Andersen: Musing on the mythos of Aspen |

Andersen: Musing on the mythos of Aspen

Paul Andersen
Fair Game

Prosperity comes easily here, especially during the holidays. It arrives in bumper-to-bumper traffic and wing-to-wing on private jets. Over 50 billionaires either live here or own property here. Signs of affluence flash everywhere, like the many facets of a snowflake in the January sun.

Wealth has become a big part of the Aspen mythos. When people talk about Aspen, wealth is often more defining than culture. Aspen is the biggest economic engine in the Roaring Fork Valley, where worker bees buzz up Highway 82 to draw nectar from its budding succulence.

Tourists are often seen as a bothersome sideshow, enthralled as they are by one of the toniest resort brands in the world. But without them, most locals would feel it with thinning pocketbooks and lack of purpose. This is a place to graciously share for a profit.

Seasonal peaks of winter commerce depend on full hotels, and full hotels are dependent on snow. The Aspen climate is amazingly reliable for that lifesaving snowfall in December.

Still, there’s no guarantee. Remembering tremors from the no-snow winter of 1976-77 cautions us that a mere blip in weather patterns can prove disastrous not just for Aspen but for the entire economic watershed.

We don’t like to think about how climate change could alter that magic weather formula or that Aspen’s per-capita carbon footprint is Sasquatch-sized. A culture of exemption rules here with easy authority.

Still, our economic equilibrium is subject to circumstances, just like it was in the mining era on the eve of the silver crash of 1893, when Aspen suffered a slow, strangulating decline. Aspen was not invulnerable then, and it’s not now.

There are cracks in the picture. Noise, congestion, air pollution, class warfare, substance abuse, poverty and cynicism compromise the idealized vision of this “Salzburg of the West.” Still, there is something special here.

Equally important to ski areas, grand hotels, the opera house, clubs and restaurants is spirit, the feeling you get in town and on the mountains. That undefinable something does more for Aspen than any chamber of commerce.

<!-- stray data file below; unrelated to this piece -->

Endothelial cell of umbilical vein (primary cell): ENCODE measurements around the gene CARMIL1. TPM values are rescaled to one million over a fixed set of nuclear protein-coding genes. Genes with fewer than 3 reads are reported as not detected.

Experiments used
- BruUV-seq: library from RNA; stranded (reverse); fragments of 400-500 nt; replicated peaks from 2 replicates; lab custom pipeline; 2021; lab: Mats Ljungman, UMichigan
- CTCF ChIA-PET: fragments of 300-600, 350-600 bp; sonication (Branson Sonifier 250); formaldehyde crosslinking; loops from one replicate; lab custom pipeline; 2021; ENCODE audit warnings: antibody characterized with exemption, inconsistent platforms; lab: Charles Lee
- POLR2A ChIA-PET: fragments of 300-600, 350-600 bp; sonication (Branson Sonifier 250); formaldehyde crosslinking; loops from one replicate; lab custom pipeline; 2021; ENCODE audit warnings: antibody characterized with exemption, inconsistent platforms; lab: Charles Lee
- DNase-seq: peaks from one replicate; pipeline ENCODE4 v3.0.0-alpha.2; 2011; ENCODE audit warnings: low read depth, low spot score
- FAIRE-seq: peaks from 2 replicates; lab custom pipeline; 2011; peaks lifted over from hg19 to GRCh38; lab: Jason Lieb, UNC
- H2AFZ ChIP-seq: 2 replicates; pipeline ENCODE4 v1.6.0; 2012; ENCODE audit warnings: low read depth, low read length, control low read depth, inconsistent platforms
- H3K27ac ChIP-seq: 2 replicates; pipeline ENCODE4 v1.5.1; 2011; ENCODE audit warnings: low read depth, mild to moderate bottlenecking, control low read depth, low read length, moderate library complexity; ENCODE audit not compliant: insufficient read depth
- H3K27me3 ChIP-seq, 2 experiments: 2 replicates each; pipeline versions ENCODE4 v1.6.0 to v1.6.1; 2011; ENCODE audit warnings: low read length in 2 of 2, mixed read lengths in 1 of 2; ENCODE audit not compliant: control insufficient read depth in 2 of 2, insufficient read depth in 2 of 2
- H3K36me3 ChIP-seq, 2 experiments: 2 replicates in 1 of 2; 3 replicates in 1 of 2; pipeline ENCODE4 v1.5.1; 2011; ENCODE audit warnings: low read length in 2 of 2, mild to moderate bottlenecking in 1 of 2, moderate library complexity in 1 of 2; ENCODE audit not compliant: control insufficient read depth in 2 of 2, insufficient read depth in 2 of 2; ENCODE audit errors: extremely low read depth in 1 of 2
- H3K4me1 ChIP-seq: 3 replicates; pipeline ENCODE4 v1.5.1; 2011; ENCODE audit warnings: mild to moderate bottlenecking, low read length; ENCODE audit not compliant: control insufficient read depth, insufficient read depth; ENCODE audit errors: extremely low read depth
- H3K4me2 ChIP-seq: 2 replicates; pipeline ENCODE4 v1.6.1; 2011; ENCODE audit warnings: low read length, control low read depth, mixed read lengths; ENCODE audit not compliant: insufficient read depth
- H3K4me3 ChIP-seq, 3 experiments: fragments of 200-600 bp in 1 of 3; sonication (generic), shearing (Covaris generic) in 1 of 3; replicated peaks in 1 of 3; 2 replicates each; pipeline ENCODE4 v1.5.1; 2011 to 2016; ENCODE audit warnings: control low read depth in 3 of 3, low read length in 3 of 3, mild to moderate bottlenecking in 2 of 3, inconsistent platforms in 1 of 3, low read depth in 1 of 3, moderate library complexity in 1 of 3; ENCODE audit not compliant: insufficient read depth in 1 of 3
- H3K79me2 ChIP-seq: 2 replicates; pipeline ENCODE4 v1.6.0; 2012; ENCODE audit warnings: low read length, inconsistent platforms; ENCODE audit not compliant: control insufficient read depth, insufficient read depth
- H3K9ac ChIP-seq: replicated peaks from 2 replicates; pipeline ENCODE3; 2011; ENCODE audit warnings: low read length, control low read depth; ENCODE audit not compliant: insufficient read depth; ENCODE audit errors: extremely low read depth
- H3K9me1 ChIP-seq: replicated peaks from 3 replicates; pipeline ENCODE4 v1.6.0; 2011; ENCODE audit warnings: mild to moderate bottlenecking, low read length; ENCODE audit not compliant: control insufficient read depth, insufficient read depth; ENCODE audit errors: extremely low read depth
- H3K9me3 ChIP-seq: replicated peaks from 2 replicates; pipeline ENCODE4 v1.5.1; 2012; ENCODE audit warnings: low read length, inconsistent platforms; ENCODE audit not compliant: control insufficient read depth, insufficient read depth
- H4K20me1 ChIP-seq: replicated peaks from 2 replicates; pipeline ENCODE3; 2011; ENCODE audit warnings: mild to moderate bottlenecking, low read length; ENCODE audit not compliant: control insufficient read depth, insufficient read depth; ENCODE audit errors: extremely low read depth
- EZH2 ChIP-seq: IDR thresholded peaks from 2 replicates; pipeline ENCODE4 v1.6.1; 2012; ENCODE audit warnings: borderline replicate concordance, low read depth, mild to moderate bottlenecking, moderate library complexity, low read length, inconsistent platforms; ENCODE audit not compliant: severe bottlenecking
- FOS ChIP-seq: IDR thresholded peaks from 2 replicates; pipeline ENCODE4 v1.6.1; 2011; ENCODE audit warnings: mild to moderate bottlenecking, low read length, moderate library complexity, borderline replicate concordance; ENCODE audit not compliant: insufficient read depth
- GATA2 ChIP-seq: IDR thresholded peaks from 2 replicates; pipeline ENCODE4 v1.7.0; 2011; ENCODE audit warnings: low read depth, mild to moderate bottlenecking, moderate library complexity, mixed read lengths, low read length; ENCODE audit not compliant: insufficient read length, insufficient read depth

Spirit is nothing you can engineer. You can’t draw it on plans or legislate it into being. The spark is either there or it’s not, and it’s been in Aspen for decades despite what the cynics decry.

Peggy Clifford wrote of Aspen’s soul death 40 years ago, the results, she said, of cancerous growth and rampant materialism. Since then, Aspen has morphed from wool knickers to Gucci, from hippies to Forbes 500, from homespun to haughty, from funky to frou-frou, from egalitarian to elite.

Occasionally, I hear longtime locals mourn the loss of Aspen’s cherished sense of scale. Most recently, they blame the art museum, the white behemoth that replaced Gap, the Rubey Park bus cluster, the roar of jets, the parking parade of Range Rovers, the development du jour.

That loss is always calculated after one’s arrival here. Anything that changes that moment of discovery is a threat to one’s sense of ownership and belonging.

Nick DeWolf told it like this: How many Aspenites does it take to change a lightbulb? Two, he said, one to screw in the lightbulb and one to mourn the change. Then he would flash a lascivious smile, “But Aspenites don’t screw in lightbulbs; they screw in hot tubs.”

Change comes hard in Aspen, and developers who make change pay for the privilege. Some are now looking for greener pastures, like Lowe Enterprises, a longtime Aspen and Snowmass developer that recently announced plans for a boutique hotel in Basalt.

Lowe feels that Basalt is eager for smart development, preferring Basalt to Aspen because of cost and attitude. It believes that Basalt is welcoming, that many visitors are looking for a quiet, small-town atmosphere rather than the thrumming, overpriced urbanity of Aspen. Basalt offers an alternative, a complement.

Scale, affordability, peace of mind, sense of community and a small-town vibe comprise a rising mythos that may one day overshadow urbane Aspen, where community has been sacrificed to commerce for too long at too great a cost.

For now, however, Aspen remains the bright light we circle around like moths.

Paul Andersen’s column appears on Monday. He can be reached by email at

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